Last Friday marked Walt Mossberg’s last weekly column on personal technology.
This veteran observer of the technology industry (from a 1991 start at The Wall Street Journal to, in recent years, The Verge and Recode) titled his last piece “The Disappearing Computer.”
It’s definitely worth a read. Especially for those of us in retail and hospitality technology.
Mossberg’s thesis is that we’ve entered a quiet period in the personal tech world. A period wherein few new category-creating products (let alone blockbusters in existing categories) are hitting the mainstream.
Yes, there’s the Amazon Echo and Alexa software assistant. Brilliant, to be sure, but in Mossberg’s eyes (as well, according to Mossberg, as Jeff Bezos’), both are just getting started. Tomorrow’s game changers will be found in “ambient computing” (technology that is completely invisible to us as a computer), is coming soon. Our technology will be something we talk to, we touch, or something responds to us when we enter a room.
I’d add that this will be especially the case in retail.
Value creation, invisibly
The breakthroughs in value creation will be much less about the shiny object du jour, and much more about the value unleashed by today’s rapidly-advancing foundational technologies: distributed computing power, new networks, smart voice and visual recognition, and software both more intelligent and more secure.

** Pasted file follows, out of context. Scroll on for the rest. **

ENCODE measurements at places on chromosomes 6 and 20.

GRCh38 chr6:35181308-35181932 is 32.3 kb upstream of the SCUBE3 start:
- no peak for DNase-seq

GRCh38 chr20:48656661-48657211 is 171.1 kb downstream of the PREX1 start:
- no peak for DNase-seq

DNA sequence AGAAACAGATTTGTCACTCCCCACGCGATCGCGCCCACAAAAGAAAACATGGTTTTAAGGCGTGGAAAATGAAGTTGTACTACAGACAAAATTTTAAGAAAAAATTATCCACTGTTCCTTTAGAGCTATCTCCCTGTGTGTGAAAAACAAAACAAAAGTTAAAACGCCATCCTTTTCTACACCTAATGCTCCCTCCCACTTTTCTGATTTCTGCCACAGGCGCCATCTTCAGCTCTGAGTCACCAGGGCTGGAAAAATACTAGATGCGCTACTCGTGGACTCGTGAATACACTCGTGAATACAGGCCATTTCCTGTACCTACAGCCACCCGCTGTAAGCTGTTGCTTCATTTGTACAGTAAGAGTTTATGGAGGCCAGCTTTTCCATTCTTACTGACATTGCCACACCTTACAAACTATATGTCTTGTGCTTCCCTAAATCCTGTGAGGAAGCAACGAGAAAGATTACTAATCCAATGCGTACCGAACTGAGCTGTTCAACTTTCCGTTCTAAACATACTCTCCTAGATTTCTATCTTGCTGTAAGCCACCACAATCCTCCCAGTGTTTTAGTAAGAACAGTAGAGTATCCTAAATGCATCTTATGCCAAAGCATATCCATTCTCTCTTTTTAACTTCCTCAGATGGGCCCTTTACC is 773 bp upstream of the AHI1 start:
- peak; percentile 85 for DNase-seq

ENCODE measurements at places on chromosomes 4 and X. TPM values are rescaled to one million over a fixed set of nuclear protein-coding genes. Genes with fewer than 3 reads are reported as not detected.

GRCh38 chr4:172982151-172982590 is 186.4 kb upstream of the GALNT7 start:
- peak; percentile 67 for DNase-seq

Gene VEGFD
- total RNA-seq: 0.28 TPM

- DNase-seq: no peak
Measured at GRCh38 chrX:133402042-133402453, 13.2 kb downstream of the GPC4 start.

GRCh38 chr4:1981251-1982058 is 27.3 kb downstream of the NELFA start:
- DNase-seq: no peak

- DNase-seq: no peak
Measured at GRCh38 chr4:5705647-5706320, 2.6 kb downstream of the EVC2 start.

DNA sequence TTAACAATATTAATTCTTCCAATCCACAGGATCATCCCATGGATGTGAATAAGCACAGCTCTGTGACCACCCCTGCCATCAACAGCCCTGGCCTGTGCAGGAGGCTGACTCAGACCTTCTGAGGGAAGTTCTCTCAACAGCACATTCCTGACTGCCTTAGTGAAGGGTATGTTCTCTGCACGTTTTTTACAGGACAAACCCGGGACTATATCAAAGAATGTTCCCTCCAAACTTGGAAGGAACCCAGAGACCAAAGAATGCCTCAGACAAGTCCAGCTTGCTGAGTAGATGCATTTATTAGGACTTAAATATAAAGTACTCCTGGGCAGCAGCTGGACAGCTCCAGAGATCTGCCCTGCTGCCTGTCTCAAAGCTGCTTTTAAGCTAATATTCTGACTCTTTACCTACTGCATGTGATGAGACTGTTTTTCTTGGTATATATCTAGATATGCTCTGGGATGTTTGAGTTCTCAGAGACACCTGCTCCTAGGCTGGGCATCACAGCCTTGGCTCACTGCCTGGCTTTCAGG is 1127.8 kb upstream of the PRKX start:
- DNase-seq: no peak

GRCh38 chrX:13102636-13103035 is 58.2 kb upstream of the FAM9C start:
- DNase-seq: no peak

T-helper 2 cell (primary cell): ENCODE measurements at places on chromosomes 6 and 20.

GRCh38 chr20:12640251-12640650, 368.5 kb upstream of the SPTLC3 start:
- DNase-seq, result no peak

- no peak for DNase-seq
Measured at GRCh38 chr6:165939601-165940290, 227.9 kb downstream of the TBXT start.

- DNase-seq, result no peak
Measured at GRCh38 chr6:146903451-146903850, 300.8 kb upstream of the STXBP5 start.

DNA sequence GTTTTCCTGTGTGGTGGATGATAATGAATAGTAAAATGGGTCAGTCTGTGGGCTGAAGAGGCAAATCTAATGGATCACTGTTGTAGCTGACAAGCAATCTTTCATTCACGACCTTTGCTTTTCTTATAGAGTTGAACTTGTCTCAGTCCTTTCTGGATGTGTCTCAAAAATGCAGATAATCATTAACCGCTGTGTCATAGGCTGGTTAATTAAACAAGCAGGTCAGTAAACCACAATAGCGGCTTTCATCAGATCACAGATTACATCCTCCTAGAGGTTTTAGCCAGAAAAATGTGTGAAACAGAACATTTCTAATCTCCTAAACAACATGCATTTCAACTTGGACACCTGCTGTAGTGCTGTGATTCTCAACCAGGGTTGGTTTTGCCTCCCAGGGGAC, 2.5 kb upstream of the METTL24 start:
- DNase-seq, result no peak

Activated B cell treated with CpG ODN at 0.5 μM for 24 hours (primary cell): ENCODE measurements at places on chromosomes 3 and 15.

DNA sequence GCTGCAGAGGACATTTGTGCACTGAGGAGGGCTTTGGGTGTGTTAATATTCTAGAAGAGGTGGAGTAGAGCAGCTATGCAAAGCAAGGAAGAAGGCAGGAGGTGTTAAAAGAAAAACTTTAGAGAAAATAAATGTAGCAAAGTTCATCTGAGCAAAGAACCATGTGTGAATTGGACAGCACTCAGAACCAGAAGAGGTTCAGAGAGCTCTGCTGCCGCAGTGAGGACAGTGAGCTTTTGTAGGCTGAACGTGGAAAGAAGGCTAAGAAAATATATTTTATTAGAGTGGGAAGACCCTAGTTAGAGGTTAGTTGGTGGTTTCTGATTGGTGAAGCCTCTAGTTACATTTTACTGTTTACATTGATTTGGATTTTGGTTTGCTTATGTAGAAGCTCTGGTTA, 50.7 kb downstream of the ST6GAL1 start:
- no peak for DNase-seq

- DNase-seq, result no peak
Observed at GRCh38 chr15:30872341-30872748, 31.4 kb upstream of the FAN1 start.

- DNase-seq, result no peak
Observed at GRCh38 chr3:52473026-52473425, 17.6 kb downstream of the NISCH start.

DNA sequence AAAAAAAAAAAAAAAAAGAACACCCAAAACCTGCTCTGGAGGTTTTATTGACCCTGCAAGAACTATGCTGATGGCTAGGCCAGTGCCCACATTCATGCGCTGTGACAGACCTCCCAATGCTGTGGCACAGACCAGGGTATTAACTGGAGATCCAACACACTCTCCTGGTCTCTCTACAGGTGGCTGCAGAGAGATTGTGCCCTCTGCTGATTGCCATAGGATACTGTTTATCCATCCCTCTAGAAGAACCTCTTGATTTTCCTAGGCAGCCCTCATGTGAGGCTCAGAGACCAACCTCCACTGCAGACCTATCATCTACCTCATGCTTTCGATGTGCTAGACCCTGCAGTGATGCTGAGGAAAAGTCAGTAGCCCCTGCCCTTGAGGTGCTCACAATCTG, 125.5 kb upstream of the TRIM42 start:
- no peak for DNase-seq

It's value that will be realized in the use of chatbots for shopper service, through artificial intelligence and machine learning for an ever-more-efficient management of demand and marketing investment, through the transparency of shopper behavior and product movement wrought by connected, right- and real-time store/site and enterprise systems.
It's value that will be realized — in the not-too-distant future — through operational and commerce solutions driven not by inefficient keyboards or touch screens, but by voices, eye movement, even thoughts.
It's value that will be realized when applied to the ever-evolving cross-channel shopper journey and the consistent delivery of the products and services that define and differentiate.
One of the final points that Mossberg makes that I find fascinating and relevant to our work at Intel is this: “the roller coaster will be accelerating faster than ever, only this time it’ll be about actual experiences, with much less emphasis on the way those experiences get made.” We are rapidly approaching this point, and its promise is exciting and demanding.
Over the past several weeks we at Intel have been debating our list of the top ten technologies that will most re-shape the retail, hospitality, and consumer goods industries over the next five years. Inspired by Mr. Mossberg, we’re now ready to share.
Stay tuned – and join the debate – as we roll out the list.